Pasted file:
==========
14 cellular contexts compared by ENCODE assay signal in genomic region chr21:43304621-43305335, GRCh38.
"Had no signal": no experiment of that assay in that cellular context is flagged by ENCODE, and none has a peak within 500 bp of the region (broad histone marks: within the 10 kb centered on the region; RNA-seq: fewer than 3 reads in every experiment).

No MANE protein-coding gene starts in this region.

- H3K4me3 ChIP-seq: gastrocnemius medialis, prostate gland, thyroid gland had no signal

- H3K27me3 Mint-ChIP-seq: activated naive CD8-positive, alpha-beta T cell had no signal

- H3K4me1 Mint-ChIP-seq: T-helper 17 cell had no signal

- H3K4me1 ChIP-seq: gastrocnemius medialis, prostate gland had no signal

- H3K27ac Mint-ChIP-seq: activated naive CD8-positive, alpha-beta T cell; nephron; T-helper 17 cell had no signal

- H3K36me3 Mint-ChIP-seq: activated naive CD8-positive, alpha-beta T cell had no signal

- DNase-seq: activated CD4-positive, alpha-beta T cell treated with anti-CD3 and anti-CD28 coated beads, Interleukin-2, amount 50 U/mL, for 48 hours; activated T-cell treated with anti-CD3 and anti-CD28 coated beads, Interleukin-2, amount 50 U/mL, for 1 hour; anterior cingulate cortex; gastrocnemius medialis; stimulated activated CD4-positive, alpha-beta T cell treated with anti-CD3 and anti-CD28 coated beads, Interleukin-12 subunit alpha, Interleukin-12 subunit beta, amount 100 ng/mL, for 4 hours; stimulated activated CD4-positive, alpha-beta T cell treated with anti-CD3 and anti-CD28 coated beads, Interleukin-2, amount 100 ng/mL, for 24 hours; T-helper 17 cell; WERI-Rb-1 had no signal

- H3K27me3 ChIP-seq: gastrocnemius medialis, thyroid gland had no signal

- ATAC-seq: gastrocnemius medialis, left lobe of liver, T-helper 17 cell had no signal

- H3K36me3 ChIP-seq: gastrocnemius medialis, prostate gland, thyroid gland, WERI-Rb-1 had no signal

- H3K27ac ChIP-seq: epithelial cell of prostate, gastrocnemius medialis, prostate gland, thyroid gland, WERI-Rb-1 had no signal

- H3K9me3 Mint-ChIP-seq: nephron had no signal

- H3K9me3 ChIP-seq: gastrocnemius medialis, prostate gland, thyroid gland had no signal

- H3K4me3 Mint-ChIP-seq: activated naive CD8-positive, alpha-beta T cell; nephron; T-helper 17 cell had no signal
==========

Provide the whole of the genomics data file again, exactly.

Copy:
14 cellular contexts compared by ENCODE assay signal in genomic region chr21:43304621-43305335, GRCh38.
"Had no signal": no experiment of that assay in that cellular context is flagged by ENCODE, and none has a peak within 500 bp of the region (broad histone marks: within the 10 kb centered on the region; RNA-seq: fewer than 3 reads in every experiment).

No MANE protein-coding gene starts in this region.

- H3K4me3 ChIP-seq: gastrocnemius medialis, prostate gland, thyroid gland had no signal

- H3K27me3 Mint-ChIP-seq: activated naive CD8-positive, alpha-beta T cell had no signal

- H3K4me1 Mint-ChIP-seq: T-helper 17 cell had no signal

- H3K4me1 ChIP-seq: gastrocnemius medialis, prostate gland had no signal

- H3K27ac Mint-ChIP-seq: activated naive CD8-positive, alpha-beta T cell; nephron; T-helper 17 cell had no signal

- H3K36me3 Mint-ChIP-seq: activated naive CD8-positive, alpha-beta T cell had no signal

- DNase-seq: activated CD4-positive, alpha-beta T cell treated with anti-CD3 and anti-CD28 coated beads, Interleukin-2, amount 50 U/mL, for 48 hours; activated T-cell treated with anti-CD3 and anti-CD28 coated beads, Interleukin-2, amount 50 U/mL, for 1 hour; anterior cingulate cortex; gastrocnemius medialis; stimulated activated CD4-positive, alpha-beta T cell treated with anti-CD3 and anti-CD28 coated beads, Interleukin-12 subunit alpha, Interleukin-12 subunit beta, amount 100 ng/mL, for 4 hours; stimulated activated CD4-positive, alpha-beta T cell treated with anti-CD3 and anti-CD28 coated beads, Interleukin-2, amount 100 ng/mL, for 24 hours; T-helper 17 cell; WERI-Rb-1 had no signal

- H3K27me3 ChIP-seq: gastrocnemius medialis, thyroid gland had no signal

- ATAC-seq: gastrocnemius medialis, left lobe of liver, T-helper 17 cell had no signal

- H3K36me3 ChIP-seq: gastrocnemius medialis, prostate gland, thyroid gland, WERI-Rb-1 had no signal

- H3K27ac ChIP-seq: epithelial cell of prostate, gastrocnemius medialis, prostate gland, thyroid gland, WERI-Rb-1 had no signal

- H3K9me3 Mint-ChIP-seq: nephron had no signal

- H3K9me3 ChIP-seq: gastrocnemius medialis, prostate gland, thyroid gland had no signal

- H3K4me3 Mint-ChIP-seq: activated naive CD8-positive, alpha-beta T cell; nephron; T-helper 17 cell had no signal